Excess Moisture on the Walls


  #1  
Old 12-27-06, 06:44 PM
P
Member
Thread Starter
Join Date: Jan 2006
Location: Pittsburgh
Posts: 80
Upvotes: 0
Received 0 Upvotes on 0 Posts
Excess Moisture on the Walls

I have an 8 x 6 bathroom and huge amounts of moisture collects on the walls after showers. We have had to repaint once already (after one year) and the paint is getting weak again.

There is a fan, but I suspect that it may be part of the problem. It is rated for 45 square feet and the bathroom is 48 square feet. It also discharges into the attic. So, not only was the contractor nice enough to use the wrong fan, they also didn't vent it properly. However, the bathroom isn't much bigger than the fan's rating and the attic space is pretty large.

So, should I get a new/bigger fan and/or vent it out the roof asap. Or, could there be another problem I am not thinking of? The house isn't insulated, but the moisture collects on both the interior and exterior walls.

(For those of you who recognize me, this is a different bathroom than the one I have been discussing here over the last couple weeks. Lucky me)
 
  #2  
Old 12-28-06, 04:23 AM
J
Member
Join Date: Oct 2006
Location: Wilmington
Posts: 3,994
Upvotes: 0
Received 0 Upvotes on 0 Posts
The fan is not that far out of size, but it certainly not doing the job. A bath fan should be about 1.5 times the area, 45 sq ft should have a fan of about 60CFM. It should vent to the outside, and don't use flex corrrugated ducts, they severely restrict air flow. And every elbow reduces the effective size of the fan. Venting it into the attic won't cause the problems you describe, but it is still not a good idea. It can cause mold and rot in the attic.
 
  #3  
Old 12-28-06, 07:08 AM
P
Member
Thread Starter
Join Date: Jan 2006
Location: Pittsburgh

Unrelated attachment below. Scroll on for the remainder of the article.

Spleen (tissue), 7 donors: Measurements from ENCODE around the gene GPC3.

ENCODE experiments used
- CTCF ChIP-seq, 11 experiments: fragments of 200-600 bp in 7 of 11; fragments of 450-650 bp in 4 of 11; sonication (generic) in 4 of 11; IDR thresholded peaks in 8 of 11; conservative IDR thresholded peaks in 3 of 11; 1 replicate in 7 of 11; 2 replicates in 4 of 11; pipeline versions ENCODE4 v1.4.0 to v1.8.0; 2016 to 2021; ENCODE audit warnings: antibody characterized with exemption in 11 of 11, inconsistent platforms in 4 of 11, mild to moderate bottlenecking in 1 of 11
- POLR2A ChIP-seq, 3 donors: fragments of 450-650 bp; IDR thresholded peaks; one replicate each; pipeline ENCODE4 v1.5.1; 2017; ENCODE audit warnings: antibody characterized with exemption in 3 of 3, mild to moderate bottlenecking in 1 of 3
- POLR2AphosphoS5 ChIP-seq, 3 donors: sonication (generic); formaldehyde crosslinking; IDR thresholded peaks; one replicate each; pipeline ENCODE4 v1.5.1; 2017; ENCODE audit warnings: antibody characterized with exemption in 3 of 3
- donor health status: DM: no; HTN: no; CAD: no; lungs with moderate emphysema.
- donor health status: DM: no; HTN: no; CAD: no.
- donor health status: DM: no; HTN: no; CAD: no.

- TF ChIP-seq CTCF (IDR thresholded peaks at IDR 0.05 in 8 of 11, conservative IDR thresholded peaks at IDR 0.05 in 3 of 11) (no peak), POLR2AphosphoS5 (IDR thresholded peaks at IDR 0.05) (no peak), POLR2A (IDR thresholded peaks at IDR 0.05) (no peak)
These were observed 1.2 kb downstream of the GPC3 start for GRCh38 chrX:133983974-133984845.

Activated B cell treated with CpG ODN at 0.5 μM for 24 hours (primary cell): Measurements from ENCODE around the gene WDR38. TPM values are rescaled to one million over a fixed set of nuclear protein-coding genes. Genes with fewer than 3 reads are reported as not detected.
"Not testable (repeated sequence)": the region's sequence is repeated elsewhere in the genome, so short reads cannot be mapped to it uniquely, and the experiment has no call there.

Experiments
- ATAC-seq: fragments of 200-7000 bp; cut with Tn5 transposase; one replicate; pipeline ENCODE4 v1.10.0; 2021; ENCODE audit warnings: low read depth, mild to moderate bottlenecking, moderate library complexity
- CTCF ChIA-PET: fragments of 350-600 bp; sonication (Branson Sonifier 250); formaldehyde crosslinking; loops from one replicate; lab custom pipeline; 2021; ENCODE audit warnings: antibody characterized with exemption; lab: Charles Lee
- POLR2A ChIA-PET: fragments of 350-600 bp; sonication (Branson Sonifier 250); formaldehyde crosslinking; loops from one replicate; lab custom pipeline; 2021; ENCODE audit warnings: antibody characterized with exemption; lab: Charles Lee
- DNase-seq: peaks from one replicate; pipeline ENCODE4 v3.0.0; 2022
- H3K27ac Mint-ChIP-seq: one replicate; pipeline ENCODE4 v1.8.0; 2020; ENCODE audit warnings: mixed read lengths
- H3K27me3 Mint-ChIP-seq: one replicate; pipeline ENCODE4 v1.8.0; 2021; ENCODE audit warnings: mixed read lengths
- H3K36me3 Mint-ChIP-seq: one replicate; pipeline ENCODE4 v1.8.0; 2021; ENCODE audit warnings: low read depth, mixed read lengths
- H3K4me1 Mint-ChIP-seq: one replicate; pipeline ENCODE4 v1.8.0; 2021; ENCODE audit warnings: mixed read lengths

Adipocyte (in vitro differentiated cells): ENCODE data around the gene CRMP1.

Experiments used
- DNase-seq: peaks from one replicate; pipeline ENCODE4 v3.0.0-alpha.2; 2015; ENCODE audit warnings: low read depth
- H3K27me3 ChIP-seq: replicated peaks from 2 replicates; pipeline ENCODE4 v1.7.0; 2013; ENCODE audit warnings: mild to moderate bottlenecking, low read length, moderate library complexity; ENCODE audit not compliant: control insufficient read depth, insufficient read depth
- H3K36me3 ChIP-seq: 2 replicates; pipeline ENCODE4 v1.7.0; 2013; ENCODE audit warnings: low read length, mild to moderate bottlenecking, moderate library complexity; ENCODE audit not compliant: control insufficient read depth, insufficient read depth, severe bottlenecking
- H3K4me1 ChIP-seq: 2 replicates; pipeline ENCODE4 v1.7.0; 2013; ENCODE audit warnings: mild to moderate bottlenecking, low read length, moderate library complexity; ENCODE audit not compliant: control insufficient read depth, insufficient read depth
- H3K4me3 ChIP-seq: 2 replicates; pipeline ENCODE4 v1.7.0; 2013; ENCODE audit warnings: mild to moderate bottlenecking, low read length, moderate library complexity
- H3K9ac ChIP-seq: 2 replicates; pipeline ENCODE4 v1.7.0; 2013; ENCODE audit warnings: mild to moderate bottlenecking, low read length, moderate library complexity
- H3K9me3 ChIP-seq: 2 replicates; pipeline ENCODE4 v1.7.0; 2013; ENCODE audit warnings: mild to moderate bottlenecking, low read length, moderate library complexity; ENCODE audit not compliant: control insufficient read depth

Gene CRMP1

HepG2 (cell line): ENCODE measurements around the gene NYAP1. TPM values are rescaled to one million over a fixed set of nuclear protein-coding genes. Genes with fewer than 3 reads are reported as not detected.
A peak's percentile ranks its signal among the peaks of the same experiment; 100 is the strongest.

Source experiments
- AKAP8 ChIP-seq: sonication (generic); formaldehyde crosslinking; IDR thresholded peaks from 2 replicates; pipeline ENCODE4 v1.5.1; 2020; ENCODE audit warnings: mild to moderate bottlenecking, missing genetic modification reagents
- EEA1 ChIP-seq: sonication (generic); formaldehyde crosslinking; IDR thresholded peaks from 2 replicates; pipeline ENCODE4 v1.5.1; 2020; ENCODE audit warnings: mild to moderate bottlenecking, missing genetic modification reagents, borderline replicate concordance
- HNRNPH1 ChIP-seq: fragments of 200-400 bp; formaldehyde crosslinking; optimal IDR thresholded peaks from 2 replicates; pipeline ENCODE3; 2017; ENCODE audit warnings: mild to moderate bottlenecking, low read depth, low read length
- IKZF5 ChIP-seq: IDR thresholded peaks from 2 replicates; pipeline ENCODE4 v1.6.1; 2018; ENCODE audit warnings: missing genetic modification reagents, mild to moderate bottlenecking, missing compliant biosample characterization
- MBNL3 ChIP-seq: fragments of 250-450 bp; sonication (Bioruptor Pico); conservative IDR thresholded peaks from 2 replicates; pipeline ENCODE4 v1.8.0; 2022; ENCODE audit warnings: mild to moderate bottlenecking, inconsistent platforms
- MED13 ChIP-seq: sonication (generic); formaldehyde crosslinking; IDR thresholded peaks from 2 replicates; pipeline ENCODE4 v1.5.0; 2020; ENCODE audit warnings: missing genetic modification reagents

Posts: 80
Upvotes: 0
Received 0 Upvotes on 0 Posts
I plan to fix the venting into the attic problem... I actually just discovered it.

I actaully have to use the flex pipe in order to get to a good spot to vent
 
  #4  
Old 12-28-06, 04:11 PM
J
Member
Join Date: Oct 2006
Location: Wilmington
Posts: 3,994
Upvotes: 0
Received 0 Upvotes on 0 Posts
If you must use flex pipe, use the aluminum pipe that has much smaller corrugations. But I have done a lot of fans over the years, and in most circumstances, I can avoid flex pipe.
 
  #5  
Old 12-28-06, 05:06 PM
T
Member
Join Date: Aug 2000
Location: USA
Posts: 15,047
Upvotes: 0
Received 2 Upvotes on 2 Posts
"Huge amounts of moisture collects on the walls.." In addition to a properly sized vent with adequate CFMs that is vented to the outdoors, insulation is a consideration. Warm, moist air that encounters cold surfaces will condense, just like it does on the outside of an ice tea glass in the summer. If properly insulated, wall surfaces tend not to be so cold that "huge amounts of moisture collects on the walls."

In the meantime, run fan to improve air and heat circulation. A dehumidifier can be run to remove excess humidity. Leaving bathroom door open during and after bathing is also helpful. Running vent/fan unit during and after bathing/showering for 20 minutes will help exhaust humidity.
 
 

Thread Tools
Search this Thread
 
Ask a Question
Question Title:
Description:
Your question will be posted in: